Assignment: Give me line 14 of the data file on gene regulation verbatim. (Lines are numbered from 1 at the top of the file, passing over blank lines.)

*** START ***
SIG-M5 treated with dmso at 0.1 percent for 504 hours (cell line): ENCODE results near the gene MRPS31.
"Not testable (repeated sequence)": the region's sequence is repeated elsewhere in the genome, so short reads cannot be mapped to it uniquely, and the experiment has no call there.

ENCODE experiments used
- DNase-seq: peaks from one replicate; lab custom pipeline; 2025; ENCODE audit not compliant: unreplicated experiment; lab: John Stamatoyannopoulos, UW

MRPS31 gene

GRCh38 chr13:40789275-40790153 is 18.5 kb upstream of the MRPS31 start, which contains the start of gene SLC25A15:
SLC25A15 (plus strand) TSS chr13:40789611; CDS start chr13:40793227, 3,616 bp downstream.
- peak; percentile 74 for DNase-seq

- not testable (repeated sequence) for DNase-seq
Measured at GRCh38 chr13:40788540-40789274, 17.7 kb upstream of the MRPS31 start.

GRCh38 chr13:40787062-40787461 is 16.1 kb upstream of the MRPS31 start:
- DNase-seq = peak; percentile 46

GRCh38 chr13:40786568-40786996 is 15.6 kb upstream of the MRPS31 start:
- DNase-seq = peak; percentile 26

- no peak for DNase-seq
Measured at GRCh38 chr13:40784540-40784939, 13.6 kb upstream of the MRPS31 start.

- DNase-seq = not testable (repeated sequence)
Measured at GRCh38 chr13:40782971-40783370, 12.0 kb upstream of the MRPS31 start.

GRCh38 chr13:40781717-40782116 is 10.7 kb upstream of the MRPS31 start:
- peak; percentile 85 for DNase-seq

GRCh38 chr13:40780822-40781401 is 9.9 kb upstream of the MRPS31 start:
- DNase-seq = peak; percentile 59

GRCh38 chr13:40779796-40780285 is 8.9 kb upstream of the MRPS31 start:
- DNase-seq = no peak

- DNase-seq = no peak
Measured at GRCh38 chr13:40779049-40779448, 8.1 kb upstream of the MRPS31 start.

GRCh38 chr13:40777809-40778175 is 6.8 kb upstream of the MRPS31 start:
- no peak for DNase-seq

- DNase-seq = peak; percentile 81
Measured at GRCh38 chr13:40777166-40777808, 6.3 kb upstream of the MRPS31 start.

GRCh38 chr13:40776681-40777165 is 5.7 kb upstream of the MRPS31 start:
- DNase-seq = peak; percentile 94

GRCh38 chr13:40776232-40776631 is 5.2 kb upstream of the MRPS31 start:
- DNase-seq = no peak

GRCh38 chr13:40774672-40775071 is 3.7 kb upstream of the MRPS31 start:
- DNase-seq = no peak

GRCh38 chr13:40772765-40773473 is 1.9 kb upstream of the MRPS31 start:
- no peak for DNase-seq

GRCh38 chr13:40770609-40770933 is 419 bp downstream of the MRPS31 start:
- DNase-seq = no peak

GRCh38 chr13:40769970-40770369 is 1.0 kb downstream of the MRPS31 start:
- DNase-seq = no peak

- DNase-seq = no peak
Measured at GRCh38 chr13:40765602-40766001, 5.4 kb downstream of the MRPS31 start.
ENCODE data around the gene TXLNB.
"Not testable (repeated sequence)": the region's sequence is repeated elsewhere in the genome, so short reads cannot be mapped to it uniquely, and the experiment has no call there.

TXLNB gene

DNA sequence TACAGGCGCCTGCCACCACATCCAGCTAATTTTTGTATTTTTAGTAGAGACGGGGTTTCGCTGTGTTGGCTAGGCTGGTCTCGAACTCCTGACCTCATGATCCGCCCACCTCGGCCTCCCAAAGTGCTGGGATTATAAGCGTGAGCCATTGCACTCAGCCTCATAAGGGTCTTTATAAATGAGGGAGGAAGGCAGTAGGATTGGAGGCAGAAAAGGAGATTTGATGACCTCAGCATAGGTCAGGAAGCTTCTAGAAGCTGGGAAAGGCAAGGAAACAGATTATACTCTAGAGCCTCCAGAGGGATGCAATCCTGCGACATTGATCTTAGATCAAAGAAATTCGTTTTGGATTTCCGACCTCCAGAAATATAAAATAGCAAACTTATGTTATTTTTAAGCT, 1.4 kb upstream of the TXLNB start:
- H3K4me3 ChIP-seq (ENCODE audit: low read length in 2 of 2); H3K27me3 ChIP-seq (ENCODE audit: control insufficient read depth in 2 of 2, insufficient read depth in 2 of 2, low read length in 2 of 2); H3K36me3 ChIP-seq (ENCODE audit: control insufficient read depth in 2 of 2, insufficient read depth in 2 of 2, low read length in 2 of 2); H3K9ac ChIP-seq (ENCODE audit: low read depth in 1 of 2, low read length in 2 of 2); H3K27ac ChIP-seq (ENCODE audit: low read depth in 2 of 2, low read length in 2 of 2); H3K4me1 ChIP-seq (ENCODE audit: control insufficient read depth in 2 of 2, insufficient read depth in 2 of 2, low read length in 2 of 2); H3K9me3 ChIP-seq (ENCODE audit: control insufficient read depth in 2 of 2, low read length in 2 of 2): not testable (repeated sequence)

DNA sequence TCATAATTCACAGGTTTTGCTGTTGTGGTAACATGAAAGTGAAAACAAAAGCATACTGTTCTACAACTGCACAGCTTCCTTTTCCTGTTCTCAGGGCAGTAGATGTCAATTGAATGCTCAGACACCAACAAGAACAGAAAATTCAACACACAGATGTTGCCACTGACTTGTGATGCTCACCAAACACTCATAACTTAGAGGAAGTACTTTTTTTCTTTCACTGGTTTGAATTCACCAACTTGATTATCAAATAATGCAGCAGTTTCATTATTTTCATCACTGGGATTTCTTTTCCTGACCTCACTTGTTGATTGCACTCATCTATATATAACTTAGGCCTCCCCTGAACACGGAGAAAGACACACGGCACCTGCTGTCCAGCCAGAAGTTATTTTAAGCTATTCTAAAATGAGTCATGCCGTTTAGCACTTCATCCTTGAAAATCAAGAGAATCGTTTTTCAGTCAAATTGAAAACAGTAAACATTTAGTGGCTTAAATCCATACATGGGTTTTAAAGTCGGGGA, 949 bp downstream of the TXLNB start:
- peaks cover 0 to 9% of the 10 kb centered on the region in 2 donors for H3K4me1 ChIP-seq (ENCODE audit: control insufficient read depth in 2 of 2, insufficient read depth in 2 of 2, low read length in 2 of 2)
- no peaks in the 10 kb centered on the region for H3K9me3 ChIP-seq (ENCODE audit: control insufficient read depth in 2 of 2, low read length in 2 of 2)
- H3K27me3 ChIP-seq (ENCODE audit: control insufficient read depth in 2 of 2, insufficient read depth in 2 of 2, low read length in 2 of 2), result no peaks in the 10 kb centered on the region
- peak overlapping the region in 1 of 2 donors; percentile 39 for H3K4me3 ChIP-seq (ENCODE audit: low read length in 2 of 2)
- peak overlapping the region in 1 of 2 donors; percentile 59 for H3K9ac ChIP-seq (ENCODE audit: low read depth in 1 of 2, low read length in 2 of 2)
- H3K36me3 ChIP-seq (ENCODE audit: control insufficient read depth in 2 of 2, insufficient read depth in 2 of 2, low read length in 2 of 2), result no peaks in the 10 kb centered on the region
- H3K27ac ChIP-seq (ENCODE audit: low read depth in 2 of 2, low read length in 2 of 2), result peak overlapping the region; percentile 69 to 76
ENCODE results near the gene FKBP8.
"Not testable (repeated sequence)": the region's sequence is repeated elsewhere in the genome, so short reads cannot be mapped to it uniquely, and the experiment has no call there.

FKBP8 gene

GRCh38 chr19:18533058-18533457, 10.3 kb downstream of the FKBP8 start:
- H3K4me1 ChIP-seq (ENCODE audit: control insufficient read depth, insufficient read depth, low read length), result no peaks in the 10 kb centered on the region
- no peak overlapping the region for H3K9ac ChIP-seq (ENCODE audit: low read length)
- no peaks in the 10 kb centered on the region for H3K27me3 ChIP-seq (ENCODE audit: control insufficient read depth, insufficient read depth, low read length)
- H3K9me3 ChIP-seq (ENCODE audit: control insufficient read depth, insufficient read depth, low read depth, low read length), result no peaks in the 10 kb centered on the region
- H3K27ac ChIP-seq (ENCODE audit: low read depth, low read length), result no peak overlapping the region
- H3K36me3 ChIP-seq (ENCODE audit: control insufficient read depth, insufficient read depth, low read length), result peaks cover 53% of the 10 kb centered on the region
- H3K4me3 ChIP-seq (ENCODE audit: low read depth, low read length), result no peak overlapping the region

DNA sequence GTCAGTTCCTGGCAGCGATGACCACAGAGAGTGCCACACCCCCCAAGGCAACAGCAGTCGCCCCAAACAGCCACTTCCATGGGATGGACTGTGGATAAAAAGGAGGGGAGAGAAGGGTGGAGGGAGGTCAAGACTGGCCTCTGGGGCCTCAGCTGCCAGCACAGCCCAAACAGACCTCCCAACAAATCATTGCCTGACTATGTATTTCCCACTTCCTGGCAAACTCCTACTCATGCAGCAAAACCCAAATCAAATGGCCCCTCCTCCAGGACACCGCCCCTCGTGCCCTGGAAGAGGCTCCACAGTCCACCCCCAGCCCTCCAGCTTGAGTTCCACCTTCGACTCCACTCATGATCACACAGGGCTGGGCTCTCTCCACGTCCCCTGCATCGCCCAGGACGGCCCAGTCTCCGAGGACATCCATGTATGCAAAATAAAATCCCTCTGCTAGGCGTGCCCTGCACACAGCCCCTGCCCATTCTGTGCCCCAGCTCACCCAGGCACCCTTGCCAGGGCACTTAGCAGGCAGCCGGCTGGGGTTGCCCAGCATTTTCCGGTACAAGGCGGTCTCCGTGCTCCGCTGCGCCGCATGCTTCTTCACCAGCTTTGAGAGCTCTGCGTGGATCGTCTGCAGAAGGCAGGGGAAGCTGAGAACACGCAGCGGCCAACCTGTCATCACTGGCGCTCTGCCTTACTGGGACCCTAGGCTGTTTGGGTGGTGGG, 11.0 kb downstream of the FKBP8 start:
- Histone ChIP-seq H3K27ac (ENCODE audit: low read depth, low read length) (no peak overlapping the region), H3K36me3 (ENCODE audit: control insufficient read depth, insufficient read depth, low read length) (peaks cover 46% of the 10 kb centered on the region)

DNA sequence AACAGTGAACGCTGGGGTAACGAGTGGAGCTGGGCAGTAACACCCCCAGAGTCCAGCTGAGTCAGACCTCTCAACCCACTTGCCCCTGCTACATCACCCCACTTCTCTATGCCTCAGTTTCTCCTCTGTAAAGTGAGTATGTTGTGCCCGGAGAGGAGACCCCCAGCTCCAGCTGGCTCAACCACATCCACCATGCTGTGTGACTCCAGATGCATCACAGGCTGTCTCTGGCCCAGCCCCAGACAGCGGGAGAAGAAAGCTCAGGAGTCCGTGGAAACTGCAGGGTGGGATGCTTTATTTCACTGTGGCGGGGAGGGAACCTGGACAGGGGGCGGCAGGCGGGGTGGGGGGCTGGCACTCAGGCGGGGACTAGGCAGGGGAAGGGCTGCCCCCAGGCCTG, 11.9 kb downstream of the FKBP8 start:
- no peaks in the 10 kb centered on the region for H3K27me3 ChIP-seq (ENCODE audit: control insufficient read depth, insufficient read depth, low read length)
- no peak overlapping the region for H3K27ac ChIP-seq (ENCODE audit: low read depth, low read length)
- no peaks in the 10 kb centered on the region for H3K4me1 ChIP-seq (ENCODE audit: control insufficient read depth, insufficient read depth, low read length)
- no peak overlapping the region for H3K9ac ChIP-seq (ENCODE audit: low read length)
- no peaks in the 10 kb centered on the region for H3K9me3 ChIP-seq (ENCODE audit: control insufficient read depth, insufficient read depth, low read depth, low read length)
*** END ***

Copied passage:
- DNase-seq = peak; percentile 26